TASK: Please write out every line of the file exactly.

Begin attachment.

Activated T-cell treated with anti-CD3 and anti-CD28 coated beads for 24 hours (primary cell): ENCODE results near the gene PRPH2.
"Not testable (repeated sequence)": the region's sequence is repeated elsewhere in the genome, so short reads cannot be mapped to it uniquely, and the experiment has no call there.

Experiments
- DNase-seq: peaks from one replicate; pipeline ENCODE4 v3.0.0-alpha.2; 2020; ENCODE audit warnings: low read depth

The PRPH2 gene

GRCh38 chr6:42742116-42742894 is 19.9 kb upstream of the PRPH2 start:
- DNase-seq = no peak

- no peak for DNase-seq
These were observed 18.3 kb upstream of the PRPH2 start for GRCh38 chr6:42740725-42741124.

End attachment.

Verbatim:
Activated T-cell treated with anti-CD3 and anti-CD28 coated beads for 24 hours (primary cell): ENCODE results near the gene PRPH2.
"Not testable (repeated sequence)": the region's sequence is repeated elsewhere in the genome, so short reads cannot be mapped to it uniquely, and the experiment has no call there.

Experiments
- DNase-seq: peaks from one replicate; pipeline ENCODE4 v3.0.0-alpha.2; 2020; ENCODE audit warnings: low read depth

The PRPH2 gene

GRCh38 chr6:42742116-42742894 is 19.9 kb upstream of the PRPH2 start:
- DNase-seq = no peak

- no peak for DNase-seq
These were observed 18.3 kb upstream of the PRPH2 start for GRCh38 chr6:42740725-42741124.